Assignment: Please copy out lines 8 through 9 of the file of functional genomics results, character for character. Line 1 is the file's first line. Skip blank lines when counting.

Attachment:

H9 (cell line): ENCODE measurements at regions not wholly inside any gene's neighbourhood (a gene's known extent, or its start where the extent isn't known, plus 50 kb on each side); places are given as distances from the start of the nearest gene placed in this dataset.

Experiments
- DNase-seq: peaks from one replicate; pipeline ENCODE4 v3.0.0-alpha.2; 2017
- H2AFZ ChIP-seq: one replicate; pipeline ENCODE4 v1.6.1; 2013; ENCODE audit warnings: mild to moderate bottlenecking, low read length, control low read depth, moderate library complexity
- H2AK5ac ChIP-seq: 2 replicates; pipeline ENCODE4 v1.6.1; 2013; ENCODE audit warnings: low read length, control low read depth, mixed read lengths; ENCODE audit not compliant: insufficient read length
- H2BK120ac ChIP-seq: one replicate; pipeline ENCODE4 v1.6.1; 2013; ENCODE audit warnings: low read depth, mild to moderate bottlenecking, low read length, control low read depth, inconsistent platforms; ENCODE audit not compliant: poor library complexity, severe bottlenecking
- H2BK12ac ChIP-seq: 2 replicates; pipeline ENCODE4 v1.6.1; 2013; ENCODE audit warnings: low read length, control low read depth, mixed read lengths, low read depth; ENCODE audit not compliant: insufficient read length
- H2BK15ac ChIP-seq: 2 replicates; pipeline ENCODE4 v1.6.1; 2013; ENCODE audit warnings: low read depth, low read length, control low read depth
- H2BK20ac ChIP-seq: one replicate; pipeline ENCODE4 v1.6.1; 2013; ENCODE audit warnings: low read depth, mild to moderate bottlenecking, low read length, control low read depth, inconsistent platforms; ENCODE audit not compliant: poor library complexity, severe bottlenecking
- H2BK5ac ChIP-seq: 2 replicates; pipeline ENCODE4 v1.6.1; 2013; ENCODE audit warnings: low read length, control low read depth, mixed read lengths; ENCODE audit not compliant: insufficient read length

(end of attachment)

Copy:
- H2BK15ac ChIP-seq: 2 replicates; pipeline ENCODE4 v1.6.1; 2013; ENCODE audit warnings: low read depth, low read length, control low read depth
- H2BK20ac ChIP-seq: one replicate; pipeline ENCODE4 v1.6.1; 2013; ENCODE audit warnings: low read depth, mild to moderate bottlenecking, low read length, control low read depth, inconsistent platforms; ENCODE audit not compliant: poor library complexity, severe bottlenecking